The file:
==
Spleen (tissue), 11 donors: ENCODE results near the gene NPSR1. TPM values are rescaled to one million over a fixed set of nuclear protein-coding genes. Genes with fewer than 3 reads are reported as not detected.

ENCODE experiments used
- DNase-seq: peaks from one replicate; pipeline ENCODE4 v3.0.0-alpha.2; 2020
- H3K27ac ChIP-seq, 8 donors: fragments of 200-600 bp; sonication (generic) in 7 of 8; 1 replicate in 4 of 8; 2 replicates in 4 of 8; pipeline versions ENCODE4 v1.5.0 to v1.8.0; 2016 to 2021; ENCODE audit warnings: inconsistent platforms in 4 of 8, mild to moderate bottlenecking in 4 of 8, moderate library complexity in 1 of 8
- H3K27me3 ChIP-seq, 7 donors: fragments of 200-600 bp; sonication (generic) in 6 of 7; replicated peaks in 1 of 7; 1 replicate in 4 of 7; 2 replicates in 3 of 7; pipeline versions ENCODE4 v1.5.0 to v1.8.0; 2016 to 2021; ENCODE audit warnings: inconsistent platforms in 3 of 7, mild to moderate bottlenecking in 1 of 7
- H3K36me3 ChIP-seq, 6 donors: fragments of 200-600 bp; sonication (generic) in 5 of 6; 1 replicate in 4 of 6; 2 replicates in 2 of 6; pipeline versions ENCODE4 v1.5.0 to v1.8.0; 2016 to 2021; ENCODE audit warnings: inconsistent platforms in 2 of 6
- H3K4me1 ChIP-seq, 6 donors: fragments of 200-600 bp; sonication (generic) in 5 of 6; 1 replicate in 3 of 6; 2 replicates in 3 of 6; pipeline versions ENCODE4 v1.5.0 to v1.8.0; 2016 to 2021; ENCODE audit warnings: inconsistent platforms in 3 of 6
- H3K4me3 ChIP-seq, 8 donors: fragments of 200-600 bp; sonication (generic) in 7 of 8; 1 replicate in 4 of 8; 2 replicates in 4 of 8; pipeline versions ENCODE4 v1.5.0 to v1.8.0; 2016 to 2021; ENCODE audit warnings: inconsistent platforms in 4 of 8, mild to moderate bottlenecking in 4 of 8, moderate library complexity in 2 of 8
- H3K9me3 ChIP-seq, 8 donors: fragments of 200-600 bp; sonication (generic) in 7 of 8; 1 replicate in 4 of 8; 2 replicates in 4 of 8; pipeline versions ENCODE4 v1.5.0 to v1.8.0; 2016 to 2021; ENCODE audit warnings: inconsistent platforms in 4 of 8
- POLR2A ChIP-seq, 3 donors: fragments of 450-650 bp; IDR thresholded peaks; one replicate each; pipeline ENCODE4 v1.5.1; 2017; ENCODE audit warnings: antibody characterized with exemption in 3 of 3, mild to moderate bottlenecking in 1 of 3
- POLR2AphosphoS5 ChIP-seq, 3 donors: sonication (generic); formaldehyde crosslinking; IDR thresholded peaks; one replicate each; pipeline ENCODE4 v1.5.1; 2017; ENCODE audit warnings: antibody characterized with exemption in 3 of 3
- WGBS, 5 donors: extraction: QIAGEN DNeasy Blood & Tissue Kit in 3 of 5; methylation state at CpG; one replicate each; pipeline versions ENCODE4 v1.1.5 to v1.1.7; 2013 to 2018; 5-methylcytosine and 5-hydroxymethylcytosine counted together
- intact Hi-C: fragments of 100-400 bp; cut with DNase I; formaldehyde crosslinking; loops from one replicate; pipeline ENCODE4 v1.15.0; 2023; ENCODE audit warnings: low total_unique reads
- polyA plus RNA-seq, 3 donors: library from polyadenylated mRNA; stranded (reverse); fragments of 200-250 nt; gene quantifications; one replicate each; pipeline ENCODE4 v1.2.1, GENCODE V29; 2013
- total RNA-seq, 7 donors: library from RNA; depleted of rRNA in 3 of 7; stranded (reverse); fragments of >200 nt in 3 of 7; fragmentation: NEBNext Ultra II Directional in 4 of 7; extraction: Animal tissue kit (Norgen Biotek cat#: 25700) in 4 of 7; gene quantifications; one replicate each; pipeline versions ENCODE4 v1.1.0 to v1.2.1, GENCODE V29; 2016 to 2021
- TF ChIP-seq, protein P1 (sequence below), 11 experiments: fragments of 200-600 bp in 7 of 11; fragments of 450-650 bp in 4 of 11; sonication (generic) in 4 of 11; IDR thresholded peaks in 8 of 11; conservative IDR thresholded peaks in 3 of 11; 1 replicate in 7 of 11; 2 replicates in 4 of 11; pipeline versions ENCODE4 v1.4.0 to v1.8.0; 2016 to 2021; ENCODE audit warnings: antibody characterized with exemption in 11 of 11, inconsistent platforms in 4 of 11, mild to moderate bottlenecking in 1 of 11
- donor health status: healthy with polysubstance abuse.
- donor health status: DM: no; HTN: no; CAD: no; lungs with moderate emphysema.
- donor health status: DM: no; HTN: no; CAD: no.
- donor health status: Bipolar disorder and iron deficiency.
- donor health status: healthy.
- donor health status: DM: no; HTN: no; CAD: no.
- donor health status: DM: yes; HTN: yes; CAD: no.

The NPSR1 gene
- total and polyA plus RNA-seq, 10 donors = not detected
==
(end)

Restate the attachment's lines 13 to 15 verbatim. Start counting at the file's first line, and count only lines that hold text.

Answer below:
- intact Hi-C: fragments of 100-400 bp; cut with DNase I; formaldehyde crosslinking; loops from one replicate; pipeline ENCODE4 v1.15.0; 2023; ENCODE audit warnings: low total_unique reads
- polyA plus RNA-seq, 3 donors: library from polyadenylated mRNA; stranded (reverse); fragments of 200-250 nt; gene quantifications; one replicate each; pipeline ENCODE4 v1.2.1, GENCODE V29; 2013
- total RNA-seq, 7 donors: library from RNA; depleted of rRNA in 3 of 7; stranded (reverse); fragments of >200 nt in 3 of 7; fragmentation: NEBNext Ultra II Directional in 4 of 7; extraction: Animal tissue kit (Norgen Biotek cat#: 25700) in 4 of 7; gene quantifications; one replicate each; pipeline versions ENCODE4 v1.1.0 to v1.2.1, GENCODE V29; 2016 to 2021